Taxes are the greatest cost to building your wealth. By taking a proactive approach that aligns with your goals and needs, VCM specializes in assisting you to reduce your tax liability now and in the future. At VCM, we pride ourselves on thinking outside the box but within the framework. What do I mean by that? It’s simple. We believe it is important to think of creative solutions that are outside the box without sacrificing principles or regulations (including, but not limited to IRS regulations).
It is that mentality that has made tax planning our specialty. Unfortunately, some of the tax planning that is being done either crosses the line or gets way too close to the line when it comes to what is allowable with the IRS. You see, I believe that with the right knowledge and planning, there shouldn’t be a need to take on significant tax risks to save a lot in taxes.
Tax Planning is Not Retirement Planning
You know that saying, “a square is a rectangle, but a rectangle is not necessarily a square? Well that’s kind of what we’re talking about here. Proper retirement planning involves heavy tax planning but tax planning doesn’t have to heavily involve retirement planning. Okay, the metaphor might not exactly fit, but you get the idea. The point is, the two really are different.
Where many people, even the majority of advisers and accountants, get confused, is with the fact that about 50% of good tax planning strategies involves vehicles that are intended for retirement. Although we may use these so called “retirement vehicles”, the purpose doesn’t have to necessarily be for retirement. It can also be used to help you accomplish your short-term goals.
Here’s where thinking outside the box comes in handy. You see, we don’t care what somethings general purpose is; we care how it can help us serve our needs and goals. The Solo 401(k) is a great example of this. It is traditionally a retirement vehicle. The IRS gives us tremendous tax benefits within 401(k) plans to encourage our society to save for retirement. Yet, with proper planning, they can help us throughout our life, not just for retirement.
Guidelines for Effective Tax Planning
Here are our 7 rules for effective tax planning:
- Current Needs & Goals
Your current needs and goals must be prioritized. For example, if an option interferes with your business goals, then it should likely be immediately set aside.
- Future Needs & Goals
It’s easy to consider your short-term needs & goals; yet having a vision of the future is important too. This helps us to avoid costly mistakes.
- Current Year Tax Savings
This is simple, how much will this option save you on taxes this year? What about option B? And so on…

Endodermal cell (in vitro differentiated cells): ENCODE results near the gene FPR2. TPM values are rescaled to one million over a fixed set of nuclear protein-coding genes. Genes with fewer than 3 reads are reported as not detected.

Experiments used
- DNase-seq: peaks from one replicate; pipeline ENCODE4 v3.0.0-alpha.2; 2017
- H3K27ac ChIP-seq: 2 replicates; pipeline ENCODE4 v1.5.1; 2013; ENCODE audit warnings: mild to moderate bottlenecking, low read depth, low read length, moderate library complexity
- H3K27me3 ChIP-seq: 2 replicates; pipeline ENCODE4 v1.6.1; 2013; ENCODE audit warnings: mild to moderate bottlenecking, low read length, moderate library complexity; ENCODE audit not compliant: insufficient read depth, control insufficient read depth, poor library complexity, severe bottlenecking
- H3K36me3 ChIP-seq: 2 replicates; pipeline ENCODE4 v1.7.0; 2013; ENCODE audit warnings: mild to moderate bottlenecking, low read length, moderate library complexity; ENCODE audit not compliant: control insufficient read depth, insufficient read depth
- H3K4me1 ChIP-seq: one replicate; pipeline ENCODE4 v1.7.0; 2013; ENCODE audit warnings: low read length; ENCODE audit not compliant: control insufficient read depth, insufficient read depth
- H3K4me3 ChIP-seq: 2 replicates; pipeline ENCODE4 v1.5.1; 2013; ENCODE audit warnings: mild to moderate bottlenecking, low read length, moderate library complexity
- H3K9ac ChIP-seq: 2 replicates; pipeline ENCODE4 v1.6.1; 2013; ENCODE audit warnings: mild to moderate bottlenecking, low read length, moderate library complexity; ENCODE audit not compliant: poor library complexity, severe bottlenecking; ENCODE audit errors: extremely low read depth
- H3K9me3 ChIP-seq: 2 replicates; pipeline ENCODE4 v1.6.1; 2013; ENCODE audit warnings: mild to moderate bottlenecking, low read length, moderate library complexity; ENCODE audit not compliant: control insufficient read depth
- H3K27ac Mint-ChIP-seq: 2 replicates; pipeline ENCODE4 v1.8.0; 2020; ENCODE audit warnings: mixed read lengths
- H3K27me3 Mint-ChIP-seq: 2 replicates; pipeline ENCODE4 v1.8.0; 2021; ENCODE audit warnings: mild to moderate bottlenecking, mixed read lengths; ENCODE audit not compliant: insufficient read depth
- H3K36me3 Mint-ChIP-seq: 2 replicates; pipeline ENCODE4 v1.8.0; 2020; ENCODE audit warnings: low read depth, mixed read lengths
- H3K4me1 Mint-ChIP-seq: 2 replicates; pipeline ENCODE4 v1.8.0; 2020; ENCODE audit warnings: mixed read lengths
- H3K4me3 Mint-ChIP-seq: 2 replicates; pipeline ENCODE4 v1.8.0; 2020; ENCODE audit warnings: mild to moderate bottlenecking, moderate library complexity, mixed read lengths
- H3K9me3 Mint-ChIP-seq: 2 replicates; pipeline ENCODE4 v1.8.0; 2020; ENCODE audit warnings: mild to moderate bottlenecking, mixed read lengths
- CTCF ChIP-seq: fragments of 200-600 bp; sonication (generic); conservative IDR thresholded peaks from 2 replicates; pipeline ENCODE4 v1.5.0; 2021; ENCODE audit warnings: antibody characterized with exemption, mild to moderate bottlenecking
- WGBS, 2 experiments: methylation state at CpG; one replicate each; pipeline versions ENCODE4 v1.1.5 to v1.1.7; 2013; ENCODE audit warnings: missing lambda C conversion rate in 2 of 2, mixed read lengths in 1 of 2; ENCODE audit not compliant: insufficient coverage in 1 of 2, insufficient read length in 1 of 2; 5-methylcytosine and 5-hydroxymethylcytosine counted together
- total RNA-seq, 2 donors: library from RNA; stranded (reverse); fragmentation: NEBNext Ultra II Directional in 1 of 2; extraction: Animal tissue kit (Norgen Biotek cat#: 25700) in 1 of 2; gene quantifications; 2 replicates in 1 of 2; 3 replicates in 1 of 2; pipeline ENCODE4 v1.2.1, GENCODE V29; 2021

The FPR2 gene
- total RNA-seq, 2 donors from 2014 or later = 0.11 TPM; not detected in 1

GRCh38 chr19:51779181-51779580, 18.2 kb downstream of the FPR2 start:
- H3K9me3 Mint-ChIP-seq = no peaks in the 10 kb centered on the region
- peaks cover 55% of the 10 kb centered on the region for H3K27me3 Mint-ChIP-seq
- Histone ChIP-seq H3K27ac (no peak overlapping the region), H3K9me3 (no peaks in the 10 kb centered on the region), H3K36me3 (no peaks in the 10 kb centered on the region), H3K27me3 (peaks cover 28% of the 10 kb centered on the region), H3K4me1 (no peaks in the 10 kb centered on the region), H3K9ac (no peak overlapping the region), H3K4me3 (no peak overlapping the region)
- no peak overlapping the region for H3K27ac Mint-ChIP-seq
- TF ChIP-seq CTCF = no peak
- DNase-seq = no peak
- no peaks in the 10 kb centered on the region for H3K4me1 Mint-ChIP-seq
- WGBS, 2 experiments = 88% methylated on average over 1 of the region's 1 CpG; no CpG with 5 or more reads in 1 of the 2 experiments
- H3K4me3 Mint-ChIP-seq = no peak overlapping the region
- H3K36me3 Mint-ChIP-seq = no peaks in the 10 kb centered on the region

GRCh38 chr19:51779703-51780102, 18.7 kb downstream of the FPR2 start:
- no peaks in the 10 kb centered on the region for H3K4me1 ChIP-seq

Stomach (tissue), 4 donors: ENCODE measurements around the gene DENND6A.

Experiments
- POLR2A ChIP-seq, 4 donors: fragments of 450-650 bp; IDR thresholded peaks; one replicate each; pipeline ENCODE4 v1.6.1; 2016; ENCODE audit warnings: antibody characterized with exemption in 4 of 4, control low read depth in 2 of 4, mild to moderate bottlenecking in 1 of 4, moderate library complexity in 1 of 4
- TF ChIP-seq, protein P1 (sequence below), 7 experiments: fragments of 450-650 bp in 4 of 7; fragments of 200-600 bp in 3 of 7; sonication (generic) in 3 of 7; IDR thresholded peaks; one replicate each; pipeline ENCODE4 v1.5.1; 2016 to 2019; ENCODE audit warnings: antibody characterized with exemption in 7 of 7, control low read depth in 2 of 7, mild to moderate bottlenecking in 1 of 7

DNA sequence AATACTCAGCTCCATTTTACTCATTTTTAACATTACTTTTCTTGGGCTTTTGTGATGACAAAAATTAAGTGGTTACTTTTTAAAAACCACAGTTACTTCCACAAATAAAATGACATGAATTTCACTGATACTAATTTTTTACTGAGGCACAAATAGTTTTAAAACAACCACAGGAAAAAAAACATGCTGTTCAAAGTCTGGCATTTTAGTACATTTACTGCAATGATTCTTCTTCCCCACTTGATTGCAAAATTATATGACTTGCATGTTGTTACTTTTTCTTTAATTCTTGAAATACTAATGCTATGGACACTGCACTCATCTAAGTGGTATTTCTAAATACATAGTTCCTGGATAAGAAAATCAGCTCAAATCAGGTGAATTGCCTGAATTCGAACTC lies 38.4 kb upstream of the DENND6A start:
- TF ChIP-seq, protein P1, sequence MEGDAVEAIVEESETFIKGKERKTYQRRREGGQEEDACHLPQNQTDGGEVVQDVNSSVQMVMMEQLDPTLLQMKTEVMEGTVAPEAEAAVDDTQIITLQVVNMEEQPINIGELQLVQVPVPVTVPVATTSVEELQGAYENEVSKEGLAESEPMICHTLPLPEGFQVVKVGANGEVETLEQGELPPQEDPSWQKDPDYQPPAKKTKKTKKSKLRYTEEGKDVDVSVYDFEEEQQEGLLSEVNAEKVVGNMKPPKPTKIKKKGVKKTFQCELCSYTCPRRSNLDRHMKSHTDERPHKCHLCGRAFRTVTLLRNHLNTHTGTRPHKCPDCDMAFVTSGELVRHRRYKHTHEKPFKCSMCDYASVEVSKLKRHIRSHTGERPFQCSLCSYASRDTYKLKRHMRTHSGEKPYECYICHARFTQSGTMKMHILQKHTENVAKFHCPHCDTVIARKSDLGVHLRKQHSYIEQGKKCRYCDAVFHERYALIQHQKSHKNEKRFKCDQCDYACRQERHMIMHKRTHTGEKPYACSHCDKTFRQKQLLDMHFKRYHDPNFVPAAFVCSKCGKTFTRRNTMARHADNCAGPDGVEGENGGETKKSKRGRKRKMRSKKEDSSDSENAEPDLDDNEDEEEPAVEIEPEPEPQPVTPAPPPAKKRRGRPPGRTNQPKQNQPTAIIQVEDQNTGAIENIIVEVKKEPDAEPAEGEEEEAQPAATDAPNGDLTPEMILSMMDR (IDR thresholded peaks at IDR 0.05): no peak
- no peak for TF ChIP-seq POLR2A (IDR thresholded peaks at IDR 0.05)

- Lifetime Tax Savings
This is where it gets trickier. One must be careful not to save money on taxes this year, just to pay more down the road. Conversely, we may be willing to pay more taxes this year if it means greater lifetime tax savings. The concept of opportunity cost and time value of money becomes very important here. Estate taxes, when applicable, should also be considered within lifetime tax savings.
- Liquidity Needs
For some, this is the most important factor. How much liquidity do you need? This may be for an emergency, for your emergency, possible investments, or just for reserves. Sometimes we’re willing to sacrifice some or all liquidity for tax savings. Generally speaking with the tax planning that I like to do, I always favor achieving the most tax savings while maintaining the most possible liquidity. This is especially true for business owners and entrepreneurs.
While sometimes we simply accept that we may lose a certain amount of flexibility with our future decisions, we will always place an emphasis on options that provide optimal flexibility in future years. In other situations, maintaining flexibility becomes non-negotiable. This flexibility comes down to what are the options/costs if circumstances change to require change in the strategy, or even make it non-viable altogether.
- Income & Tax Control
With added flexibility comes greater control. However, I do separate the two because I want to place a greater emphasis on how an option may give us greater control over our income. Often times this control over our income or deductions can allow us to realize significant tax savings throughout our lifetime. This isn’t just in terms of how much in deductions we’re taking, but also when we’re doing it. With proper tax planning, we’re not just thinking about this year. We’re also looking at the big picture to save the most money overall.
Contact us today to learn how our tax planning services can assist you to achieve your goals faster and more efficiently.